On the stifling first day of school, Jane McDougal’s second-grader and his classmates in Prince George’s County found no relief in the classroom. Their window air-conditioning unit was broken, she said, and there was no cool spot to relocate.
“We’re going to lose too much class time,” she said, noting that hot days are not unheard of in the region. “Making sure we have functional air-conditioning would be much better. They can’t possibly shut down early every time it’s going to be hot.”
Temperatures again surged above 90 degrees across the Washington region Wednesday, and Maryland’s second-largest school system was forced to send more than 134,000 students home early because of the hot weather and concerns that its aging air-conditioners weren’t up to the task of keeping students and teachers cool.
Over 40 of more than 200 public schools in Prince George’s reported air-conditioning problems this week — evidence of long-standing repair needs in a system with schools that are, on average, nearly a half-century old. District officials said they opted to dismiss students two hours early Wednesday to ensure student safety during what are typically the hottest hours.
“This was really a precaution for students and staff,” said Christian Rhodes, the system’s chief of staff.
Many in the community said they did not recall another time in recent years when students were dismissed districtwide because of hot weather and air-conditioning issues. And as they debated the decision and its causes, it also emerged as a flash point in the governor’s race.
School system officials said repair crews worked late into the night Tuesday and started again before dawn Wednesday to resolve problems. Many issues were relatively minor, but 12 schools had larger problems with chillers or compressors, they said.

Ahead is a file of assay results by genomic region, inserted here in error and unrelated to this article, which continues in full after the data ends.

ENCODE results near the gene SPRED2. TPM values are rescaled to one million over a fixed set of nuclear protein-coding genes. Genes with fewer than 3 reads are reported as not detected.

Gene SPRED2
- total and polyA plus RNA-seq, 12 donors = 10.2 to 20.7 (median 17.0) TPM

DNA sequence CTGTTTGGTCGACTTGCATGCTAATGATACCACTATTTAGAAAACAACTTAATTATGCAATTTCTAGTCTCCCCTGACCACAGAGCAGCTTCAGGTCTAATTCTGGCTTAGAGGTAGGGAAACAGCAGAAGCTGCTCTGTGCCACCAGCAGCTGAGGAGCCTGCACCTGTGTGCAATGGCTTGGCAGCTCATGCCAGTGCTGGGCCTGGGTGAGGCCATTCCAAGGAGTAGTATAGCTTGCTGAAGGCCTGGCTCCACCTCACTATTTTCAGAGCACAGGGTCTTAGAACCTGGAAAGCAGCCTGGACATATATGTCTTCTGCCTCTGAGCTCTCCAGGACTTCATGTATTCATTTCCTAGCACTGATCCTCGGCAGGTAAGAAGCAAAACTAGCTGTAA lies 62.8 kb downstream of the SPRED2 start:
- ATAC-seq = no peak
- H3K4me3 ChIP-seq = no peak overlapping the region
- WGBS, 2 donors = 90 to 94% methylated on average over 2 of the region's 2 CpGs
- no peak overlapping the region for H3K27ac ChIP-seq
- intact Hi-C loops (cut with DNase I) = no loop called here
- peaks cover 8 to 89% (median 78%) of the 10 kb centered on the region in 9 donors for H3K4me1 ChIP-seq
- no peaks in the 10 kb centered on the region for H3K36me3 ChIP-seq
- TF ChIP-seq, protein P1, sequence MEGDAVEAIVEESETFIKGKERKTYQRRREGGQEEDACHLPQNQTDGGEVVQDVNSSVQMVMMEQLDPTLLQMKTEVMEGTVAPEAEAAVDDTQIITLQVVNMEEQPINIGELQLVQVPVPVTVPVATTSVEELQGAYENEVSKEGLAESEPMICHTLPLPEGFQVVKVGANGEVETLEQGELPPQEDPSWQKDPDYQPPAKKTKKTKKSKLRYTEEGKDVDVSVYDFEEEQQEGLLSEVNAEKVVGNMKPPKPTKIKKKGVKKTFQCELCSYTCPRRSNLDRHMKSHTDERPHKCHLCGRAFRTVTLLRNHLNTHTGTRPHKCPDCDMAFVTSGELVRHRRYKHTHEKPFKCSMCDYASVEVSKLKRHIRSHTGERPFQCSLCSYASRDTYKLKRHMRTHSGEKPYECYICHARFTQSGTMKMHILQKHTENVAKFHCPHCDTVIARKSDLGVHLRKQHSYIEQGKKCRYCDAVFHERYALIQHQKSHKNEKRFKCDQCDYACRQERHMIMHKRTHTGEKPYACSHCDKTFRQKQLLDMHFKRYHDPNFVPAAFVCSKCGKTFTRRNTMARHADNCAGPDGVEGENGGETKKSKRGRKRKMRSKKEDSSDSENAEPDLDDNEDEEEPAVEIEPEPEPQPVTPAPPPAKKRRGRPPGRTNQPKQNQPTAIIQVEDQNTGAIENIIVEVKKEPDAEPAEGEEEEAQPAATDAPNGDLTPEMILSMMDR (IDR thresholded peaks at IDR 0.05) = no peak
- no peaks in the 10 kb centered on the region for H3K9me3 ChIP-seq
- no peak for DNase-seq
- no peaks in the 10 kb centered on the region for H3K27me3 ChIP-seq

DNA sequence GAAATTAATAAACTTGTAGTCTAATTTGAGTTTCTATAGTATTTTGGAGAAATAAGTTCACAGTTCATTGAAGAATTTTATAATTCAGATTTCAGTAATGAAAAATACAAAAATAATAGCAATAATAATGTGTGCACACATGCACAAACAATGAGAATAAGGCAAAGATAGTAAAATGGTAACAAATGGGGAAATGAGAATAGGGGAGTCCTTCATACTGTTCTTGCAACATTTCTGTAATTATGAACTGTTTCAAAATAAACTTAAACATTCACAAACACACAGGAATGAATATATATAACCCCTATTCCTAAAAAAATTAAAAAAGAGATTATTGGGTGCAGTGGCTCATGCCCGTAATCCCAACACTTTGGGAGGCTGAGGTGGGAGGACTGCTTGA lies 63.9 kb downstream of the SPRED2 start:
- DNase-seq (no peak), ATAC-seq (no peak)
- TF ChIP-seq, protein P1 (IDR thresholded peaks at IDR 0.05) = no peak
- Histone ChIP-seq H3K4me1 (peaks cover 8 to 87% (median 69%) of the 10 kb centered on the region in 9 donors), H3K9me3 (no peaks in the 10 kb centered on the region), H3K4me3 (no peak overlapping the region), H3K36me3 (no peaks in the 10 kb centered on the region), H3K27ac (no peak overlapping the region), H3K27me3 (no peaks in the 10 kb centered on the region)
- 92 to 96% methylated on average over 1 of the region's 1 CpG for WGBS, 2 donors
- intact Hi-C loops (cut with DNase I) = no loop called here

All schools were slated to be open for a full day of classes Thursday. A district spokeswoman said the air-conditioning problem at the school of McDougal’s son, Kenilworth Elementary, was fixed.
In some cases, principals and staff moved classes from warm rooms to cooler ones, officials said. But the issue is aging infrastructure, Rhodes said. All Prince George’s schools are air-conditioned, with central systems or window units.
The county’s schools have about $2 billion in unmet maintenance needs, he said, and $8 billion more is needed for school modernization and construction over the next 20 years.
“Unless we figure out how to finance that, we’re always going to be dealing with old buildings,” he said. Fixing an air-conditioning system, he said, “is really just a Band-Aid to a much larger issue.”
Some parents, educators and elected officials said they understood the funding problems while others said the episode suggests a lack of preparation for the school year.
In the drive-through lane outside Eleanor Roosevelt High School in Greenbelt, Sam Gupta, father of an 11th-grader, hesitated before cracking his car window and letting precious air conditioning escape.
He acknowledged the day was sweltering but said the school system should have ironed out cooling issues over the summer.